After a week in the Hamptons with Robert, she realized there was something wrong. At first she was lost in the thrill of being discovered, of extravagance and hedonism. She had played these scenarios in her head a hundred times: the decadence of America, rich playboys in their fancy cars with their gorgeous women in cocktail dresses and stilettos. But Robert wanted to wear her panties at night before they made love. He tried on her bra several times but the hooks always broke. He put on her lipstick before they went to bed, sometimes in the car, before they even undressed. He would lay her on his lap and beat her, lightly, the first few nights, and later so viciously she couldn’t sleep or walk without pain, her buttocks crimson and swollen from being paddled. Ximena’s desire for Robert was laced with trepidation, yet she fell madly in love with him. He was funny, extravagant and supportive. He drove her to the city Monday mornings and picked her up Thursday evenings. He lent her money when there was no work and nursed her when she was sick. He introduced her to important people, many of who were empathetic and equally generous. His cousin connected Ximena to an indie film director who offered her a role in a feature, with several lines of dialog, and scenes with the lead actor and actress. Robert was the pillar of support and affection she didn’t have even in Mexico.


Dr Spielman’s office is on the fourth floor but the elevator doesn’t work. My mouth is dry and I haven’t slept in days. I can’t feel my hands. Montague Street is bright blue and yellow and shiny and it’s the end of winter. There are fresh flowers in store windows and today’s newspapers on the magazine stands. Cops are already ticketing carelessly parked cars. In my head, Nazi punk kids chase me down the streets in Berlin; they have me trapped in an alleyway in Kreuzberg. There are four of them. A girl with spiked hair and a swastika tattooed on her forehead. Three skinny boys with studded boots and white make-up. One of them has a knife. He flicks it open. Josephine is lying on her back, her legs spread apart. She is touching herself as I undress. She says she cannot wait, just wants to be wet enough for me to enter, doesn’t want any foreplay. She wants penetration. She wants connection. Not even pleasure. She wants me to ejaculate as soon as I can. She wants my fluids inside her womb. She wants a synthesis of our genes. She says this is a distillation of our love. Just this night she wants my semen, not the rituals of joy.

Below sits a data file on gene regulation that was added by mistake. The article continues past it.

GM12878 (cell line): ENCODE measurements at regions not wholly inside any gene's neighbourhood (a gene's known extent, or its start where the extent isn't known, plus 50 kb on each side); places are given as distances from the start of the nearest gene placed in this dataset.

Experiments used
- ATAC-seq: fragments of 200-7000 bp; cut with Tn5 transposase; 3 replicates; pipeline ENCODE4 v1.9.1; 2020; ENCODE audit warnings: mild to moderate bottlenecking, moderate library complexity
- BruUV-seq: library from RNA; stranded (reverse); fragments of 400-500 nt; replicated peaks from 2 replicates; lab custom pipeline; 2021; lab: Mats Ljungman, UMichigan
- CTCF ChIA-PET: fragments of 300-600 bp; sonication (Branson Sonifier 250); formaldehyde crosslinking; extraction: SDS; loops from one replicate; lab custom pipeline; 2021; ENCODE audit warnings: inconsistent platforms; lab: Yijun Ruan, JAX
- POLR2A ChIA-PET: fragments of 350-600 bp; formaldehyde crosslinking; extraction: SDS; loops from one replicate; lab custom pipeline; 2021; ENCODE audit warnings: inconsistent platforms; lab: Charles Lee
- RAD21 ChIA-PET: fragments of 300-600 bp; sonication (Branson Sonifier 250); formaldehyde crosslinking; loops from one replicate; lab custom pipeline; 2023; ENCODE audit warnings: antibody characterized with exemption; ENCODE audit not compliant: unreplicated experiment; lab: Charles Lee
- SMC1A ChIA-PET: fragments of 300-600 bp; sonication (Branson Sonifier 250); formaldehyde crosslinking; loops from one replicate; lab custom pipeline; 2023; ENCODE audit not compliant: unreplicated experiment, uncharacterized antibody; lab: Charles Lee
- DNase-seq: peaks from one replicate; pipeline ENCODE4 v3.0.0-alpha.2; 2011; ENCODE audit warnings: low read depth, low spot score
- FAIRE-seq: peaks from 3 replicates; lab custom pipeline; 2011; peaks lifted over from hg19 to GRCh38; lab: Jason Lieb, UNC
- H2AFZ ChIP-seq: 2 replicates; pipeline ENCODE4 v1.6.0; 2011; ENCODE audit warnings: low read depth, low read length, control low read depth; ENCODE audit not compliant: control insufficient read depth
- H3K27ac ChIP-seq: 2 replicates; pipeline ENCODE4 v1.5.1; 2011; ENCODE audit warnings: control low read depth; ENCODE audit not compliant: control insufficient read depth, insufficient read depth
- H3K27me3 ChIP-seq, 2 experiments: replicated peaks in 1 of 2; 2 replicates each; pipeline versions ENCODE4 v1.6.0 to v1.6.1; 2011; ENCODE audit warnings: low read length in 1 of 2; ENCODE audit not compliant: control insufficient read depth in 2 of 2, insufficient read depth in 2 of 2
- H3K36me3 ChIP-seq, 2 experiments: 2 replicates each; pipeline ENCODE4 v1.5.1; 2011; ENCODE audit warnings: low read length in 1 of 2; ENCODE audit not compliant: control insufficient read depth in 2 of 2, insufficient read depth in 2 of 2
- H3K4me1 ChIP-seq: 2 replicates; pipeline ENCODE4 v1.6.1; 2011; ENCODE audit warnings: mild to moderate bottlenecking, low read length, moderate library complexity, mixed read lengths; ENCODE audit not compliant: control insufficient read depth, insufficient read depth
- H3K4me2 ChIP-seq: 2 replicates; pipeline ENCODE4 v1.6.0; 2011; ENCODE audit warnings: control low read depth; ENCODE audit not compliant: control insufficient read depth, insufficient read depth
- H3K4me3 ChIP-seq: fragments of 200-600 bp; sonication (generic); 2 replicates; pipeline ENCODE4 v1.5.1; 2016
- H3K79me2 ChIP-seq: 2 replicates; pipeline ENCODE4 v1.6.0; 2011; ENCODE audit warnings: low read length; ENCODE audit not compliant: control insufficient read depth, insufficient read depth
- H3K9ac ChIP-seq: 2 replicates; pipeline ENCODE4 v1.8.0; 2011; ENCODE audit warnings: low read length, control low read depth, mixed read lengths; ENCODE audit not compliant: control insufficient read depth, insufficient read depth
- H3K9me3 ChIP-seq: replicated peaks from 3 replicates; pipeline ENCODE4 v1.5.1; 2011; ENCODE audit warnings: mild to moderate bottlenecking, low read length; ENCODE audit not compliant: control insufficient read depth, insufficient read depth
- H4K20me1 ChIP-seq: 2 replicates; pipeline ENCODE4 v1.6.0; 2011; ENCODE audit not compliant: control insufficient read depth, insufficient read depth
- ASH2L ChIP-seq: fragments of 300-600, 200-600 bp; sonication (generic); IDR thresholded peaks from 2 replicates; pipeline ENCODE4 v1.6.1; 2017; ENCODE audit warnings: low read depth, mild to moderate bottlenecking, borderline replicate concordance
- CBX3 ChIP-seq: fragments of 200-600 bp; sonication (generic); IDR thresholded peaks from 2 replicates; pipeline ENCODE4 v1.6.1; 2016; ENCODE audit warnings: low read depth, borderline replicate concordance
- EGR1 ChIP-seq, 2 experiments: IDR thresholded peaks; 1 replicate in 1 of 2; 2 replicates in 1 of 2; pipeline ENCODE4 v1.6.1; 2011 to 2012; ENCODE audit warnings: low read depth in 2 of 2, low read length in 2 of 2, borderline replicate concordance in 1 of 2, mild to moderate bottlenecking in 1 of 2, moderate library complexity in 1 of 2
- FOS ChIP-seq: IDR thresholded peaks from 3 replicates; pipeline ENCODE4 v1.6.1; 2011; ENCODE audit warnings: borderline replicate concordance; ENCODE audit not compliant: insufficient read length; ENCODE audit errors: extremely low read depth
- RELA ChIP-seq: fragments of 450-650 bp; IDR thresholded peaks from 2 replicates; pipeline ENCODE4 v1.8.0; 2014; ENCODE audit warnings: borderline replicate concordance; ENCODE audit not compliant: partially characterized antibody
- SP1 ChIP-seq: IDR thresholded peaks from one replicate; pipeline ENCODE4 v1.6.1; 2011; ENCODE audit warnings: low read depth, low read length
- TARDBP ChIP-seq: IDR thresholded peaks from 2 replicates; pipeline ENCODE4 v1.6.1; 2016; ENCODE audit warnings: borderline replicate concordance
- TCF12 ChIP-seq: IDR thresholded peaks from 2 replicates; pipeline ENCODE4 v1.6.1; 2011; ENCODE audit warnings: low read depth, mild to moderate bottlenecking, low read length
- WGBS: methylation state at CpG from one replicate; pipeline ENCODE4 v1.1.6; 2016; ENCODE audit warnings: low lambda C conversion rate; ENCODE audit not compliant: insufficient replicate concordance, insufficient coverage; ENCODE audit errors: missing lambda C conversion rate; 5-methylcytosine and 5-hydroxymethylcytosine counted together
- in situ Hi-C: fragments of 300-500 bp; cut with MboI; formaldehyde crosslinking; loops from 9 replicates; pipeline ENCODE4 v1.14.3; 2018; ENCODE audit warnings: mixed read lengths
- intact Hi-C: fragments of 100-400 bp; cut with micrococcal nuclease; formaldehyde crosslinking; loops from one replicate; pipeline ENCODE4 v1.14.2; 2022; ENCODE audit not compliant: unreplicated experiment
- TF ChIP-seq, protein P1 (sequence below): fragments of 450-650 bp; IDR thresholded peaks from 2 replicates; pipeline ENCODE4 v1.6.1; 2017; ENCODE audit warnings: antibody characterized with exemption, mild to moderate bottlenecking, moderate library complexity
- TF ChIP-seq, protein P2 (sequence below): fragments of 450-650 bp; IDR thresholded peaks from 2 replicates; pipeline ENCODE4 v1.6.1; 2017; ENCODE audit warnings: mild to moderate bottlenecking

But Josephine is far, far away now. She is in the stars. The stars are in an unknown galaxy, out of my reach. Does she believe in God? Dr Spielman’s assistant makes me fill out forms. Many forms. Insurance? Allergies? Family history of disease? STDs? I feel dizzy. I am sweating under my black jacket. I tear off my tie. It takes an effort. My legs feel watery. I wake up in my room at the Ritz Carlton in Berlin. The Nazi kids were a bad dream. It’s 3.12 am, the time I usually awake from my nightmares. My room faces an office building. The building is dark. Through a gap in the skyline I see Potsdamer Platz, its twinkling lights and glistening towers and lonely orphan cars cruising over steel blue roads. Josephine is gone and my heart is sinking, my t-shirt damp with sweat. I turn on the lights. There’s a soccer game on TV. I feel desolation creeping through my veins. I try to head it off. I call room service. Closed. I turn on my laptop. Facebook. Tube8. YouPorn. I click on a video. Hairy Japanese Mom Fucking Stepson. I click on another. Dark Secrets of a Church Girl. Two men are fucking a pretty young mid-western girl with a nose-ring and large pink breasts. She is on her knees sucking one of them. Saliva is dribbling from her mouth. The other man is entering her from behind. The camera doesn’t show the men. Just the girl with long blonde hair in close-up and POV, like an animal in heat, moaning, groaning, spreading, opening herself up for the pleasure of lonely insomniacs. But nothing moves inside me. No blood rush to my cock. No desire to empty myself of sorrow with body lotion into tissue paper. I walk to the window again and stare into darkness. Who can I call? Who in the world can comfort me tonight?